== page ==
Dear Simmons College,
One of the frequently stated goals of this college is student-centeredness. There are several ways that this goal is implemented, be it through supporting organizations such as clubs and academic liaisons financially; providing extra lab sessions to science students who have schedule conflicts but must fill requirements for their majors; and creating an overall environment in which faculty and staff are available to hear students’ concerns.
All of this is fantastic. However, there is another issue that should be addressed in all of this: cancelled classes.
Of course, no one wants to cancel a class; it is something that departments are loath to do and students dread. And, furthermore, it is something that happens every year. The Communications Department in particular is notorious for cancelling classes that students need in order to complete their major requirements on time.
For instance, the Journalism class, which is required for students majoring in Journalism (shocker), has been cancelled multiple times throughout the past few years, which makes it very difficult for students to meet all the requirements necessary in time for graduation—and, aside from requirements, makes it difficult to provide students with the skills necessary for working outside of an academic setting.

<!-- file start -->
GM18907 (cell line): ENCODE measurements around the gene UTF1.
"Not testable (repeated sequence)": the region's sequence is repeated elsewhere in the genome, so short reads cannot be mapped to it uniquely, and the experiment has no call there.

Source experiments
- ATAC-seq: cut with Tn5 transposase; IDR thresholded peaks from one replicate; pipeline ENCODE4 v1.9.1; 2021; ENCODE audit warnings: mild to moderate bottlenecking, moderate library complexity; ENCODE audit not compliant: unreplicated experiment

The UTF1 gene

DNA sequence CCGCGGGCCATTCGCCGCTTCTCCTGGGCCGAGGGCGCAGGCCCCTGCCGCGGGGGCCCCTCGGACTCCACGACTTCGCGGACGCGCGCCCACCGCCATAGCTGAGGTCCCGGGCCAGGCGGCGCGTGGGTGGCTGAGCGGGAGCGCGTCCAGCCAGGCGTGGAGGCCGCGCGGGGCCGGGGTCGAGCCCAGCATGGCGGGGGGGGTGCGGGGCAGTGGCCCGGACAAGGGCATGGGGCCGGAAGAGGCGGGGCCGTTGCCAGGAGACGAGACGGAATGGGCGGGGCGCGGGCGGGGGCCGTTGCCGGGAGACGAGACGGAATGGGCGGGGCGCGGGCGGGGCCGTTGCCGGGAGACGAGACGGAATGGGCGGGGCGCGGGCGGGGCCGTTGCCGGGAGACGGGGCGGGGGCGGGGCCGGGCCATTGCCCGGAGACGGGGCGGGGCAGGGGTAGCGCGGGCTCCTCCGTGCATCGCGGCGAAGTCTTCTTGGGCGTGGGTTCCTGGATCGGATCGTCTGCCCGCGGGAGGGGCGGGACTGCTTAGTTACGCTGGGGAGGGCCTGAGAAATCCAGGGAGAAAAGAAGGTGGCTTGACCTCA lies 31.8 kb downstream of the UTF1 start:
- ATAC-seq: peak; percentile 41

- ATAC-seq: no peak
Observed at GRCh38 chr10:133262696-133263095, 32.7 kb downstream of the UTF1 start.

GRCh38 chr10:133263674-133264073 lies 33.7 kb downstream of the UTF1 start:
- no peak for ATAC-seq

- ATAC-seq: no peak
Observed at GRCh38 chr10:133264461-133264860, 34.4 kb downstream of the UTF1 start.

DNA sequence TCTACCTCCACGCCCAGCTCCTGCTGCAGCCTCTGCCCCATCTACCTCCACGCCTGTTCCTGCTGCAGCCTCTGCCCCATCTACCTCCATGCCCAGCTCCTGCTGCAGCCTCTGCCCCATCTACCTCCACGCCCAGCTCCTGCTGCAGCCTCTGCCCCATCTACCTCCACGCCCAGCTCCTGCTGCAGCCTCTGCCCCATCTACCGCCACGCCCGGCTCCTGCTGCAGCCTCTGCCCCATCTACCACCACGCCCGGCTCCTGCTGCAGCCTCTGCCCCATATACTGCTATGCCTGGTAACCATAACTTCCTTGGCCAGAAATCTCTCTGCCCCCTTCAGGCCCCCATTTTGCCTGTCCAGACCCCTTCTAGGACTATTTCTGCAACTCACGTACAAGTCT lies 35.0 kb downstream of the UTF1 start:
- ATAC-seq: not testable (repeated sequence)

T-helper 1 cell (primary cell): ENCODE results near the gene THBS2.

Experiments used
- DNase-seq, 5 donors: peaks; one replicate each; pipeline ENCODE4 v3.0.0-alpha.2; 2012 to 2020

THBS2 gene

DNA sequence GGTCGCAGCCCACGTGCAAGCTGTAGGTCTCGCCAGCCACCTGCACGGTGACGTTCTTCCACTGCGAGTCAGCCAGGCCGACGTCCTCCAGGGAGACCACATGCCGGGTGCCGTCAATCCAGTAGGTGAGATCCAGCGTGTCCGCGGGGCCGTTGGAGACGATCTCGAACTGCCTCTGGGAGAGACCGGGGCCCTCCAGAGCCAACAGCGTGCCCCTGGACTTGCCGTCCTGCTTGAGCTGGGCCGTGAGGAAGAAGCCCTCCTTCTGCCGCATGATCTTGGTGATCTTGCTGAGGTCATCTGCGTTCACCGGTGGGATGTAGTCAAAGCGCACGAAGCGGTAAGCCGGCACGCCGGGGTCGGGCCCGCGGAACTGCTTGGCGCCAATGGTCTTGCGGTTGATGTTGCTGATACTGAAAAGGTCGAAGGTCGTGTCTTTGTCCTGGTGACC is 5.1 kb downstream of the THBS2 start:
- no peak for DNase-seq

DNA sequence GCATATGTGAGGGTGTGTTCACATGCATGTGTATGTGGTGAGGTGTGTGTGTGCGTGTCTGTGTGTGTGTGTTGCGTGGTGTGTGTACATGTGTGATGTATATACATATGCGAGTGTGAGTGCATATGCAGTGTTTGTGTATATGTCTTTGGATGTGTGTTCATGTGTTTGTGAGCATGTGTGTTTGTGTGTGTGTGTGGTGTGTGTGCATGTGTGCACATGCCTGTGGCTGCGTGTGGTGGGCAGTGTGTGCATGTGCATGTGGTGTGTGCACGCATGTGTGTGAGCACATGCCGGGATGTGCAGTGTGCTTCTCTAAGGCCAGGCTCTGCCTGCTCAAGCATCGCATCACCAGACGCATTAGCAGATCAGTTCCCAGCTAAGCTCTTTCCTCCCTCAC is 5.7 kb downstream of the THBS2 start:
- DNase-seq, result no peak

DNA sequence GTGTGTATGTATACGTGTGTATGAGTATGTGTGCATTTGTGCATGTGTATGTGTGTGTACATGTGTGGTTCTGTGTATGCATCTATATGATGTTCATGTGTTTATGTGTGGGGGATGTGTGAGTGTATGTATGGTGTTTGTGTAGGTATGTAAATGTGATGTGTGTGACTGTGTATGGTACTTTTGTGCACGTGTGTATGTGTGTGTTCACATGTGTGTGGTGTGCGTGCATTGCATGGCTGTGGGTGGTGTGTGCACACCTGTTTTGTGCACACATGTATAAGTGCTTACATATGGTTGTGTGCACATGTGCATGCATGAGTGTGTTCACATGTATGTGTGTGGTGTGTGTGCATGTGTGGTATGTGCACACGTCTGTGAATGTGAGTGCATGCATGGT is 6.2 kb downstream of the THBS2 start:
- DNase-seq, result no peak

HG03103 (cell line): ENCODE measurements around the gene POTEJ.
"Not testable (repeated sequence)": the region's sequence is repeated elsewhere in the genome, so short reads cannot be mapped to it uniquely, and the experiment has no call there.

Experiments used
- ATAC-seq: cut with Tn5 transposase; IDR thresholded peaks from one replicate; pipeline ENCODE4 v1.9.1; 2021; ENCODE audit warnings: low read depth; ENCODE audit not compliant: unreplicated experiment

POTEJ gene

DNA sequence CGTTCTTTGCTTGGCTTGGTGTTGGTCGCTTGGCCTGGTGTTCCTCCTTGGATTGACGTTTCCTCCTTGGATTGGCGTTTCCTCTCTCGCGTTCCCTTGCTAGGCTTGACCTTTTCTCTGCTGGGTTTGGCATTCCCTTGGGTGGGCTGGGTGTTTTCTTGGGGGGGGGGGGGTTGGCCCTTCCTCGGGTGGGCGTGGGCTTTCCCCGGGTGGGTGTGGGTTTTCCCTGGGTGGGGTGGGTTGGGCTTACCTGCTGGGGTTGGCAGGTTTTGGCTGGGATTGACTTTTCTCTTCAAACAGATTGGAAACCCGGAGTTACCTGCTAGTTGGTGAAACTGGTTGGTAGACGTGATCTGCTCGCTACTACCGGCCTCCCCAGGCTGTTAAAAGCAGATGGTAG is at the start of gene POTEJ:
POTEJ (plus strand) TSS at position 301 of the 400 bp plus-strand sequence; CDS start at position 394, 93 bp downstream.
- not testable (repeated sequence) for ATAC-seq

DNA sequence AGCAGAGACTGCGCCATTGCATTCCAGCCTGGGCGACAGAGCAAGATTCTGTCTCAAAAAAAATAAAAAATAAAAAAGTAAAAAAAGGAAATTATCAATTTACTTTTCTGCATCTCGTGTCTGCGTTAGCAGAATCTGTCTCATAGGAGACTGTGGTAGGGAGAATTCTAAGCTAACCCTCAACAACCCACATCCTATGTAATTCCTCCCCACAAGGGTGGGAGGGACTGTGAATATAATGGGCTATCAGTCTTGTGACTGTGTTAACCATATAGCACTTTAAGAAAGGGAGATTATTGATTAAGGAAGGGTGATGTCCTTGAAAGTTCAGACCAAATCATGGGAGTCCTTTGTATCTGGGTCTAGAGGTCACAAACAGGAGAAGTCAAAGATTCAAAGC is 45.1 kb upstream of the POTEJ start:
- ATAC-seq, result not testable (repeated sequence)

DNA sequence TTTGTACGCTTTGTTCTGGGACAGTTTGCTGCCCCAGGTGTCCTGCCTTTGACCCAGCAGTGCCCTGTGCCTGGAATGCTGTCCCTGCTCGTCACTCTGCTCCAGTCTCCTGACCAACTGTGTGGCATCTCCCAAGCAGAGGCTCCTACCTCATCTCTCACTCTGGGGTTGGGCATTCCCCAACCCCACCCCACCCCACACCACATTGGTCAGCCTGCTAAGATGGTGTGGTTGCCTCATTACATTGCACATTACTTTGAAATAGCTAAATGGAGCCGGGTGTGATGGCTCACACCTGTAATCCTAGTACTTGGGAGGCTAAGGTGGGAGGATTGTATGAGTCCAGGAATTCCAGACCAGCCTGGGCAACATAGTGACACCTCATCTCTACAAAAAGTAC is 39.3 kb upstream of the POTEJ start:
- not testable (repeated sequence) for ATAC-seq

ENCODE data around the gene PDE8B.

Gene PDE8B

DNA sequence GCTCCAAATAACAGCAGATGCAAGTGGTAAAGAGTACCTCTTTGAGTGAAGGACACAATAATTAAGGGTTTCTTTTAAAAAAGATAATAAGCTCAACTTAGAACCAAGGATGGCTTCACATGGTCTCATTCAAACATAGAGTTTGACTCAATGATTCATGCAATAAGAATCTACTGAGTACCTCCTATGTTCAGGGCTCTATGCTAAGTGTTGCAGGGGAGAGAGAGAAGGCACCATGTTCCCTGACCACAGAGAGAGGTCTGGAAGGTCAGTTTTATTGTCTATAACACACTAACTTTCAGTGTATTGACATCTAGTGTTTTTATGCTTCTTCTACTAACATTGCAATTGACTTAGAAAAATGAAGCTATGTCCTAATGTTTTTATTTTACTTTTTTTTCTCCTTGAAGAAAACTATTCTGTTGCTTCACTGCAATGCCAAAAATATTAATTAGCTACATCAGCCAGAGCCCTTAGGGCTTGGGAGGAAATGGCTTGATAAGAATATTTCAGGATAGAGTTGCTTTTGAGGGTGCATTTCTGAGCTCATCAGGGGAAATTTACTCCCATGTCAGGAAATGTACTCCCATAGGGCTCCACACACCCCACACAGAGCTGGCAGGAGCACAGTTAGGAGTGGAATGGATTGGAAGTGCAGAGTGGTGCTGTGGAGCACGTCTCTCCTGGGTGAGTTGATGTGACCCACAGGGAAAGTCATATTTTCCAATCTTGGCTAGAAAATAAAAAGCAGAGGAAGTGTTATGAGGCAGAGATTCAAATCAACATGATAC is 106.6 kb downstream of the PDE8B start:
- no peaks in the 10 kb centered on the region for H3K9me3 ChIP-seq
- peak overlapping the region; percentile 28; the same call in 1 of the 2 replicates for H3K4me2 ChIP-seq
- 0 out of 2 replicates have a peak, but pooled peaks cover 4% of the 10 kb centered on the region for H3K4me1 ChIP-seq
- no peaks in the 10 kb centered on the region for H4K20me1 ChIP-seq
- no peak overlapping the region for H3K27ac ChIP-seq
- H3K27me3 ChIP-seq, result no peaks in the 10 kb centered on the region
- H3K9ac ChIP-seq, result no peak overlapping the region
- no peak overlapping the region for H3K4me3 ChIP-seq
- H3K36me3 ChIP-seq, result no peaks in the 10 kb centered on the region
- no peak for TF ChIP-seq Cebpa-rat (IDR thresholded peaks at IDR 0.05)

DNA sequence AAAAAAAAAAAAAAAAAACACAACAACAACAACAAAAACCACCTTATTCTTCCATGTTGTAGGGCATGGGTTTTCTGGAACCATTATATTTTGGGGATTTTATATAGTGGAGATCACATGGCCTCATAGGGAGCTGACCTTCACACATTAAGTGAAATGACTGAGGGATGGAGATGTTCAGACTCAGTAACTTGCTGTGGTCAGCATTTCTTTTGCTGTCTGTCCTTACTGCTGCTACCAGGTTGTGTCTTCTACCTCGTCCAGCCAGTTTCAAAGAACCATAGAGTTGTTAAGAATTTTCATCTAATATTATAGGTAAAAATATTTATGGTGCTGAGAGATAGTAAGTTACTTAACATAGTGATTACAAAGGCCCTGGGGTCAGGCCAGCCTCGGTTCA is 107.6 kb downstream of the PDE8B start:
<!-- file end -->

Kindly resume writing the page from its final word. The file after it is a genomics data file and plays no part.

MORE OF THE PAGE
Scheduling classes is a complex and difficult issue, one that not only departments but the college as a whole struggles with every semester. However, when there are several students who are unable to take classes because they are cancelled due to low enrollment, some investigation seems necessary.
Many classes within the Communications Department are offered on the Tuesday-Thursday schedule; in fact, 10 of the 28 classes offered in the spring 2015 semester are on a Tuesday-Thursday schedule. Many of these classes overlap, which means that even if the classes are not cancelled, students may still have difficulties fitting in all of the classes that they need to take.
It would be of great benefit to all Communications majors if these classes were coordinated such that students had the ability to take all the classes they needed when they were offered, so students would not have to worry about schedules conflicting.
It is an important aspect of student-centeredness to ensure that students graduate in a timely manner with the skills necessary for a “real-world” job. While it is fantastic to have student support in an extracurricular sense, paying attention to the needs of students from a scheduling perspective is just as important, if not more so.
A Simmons Student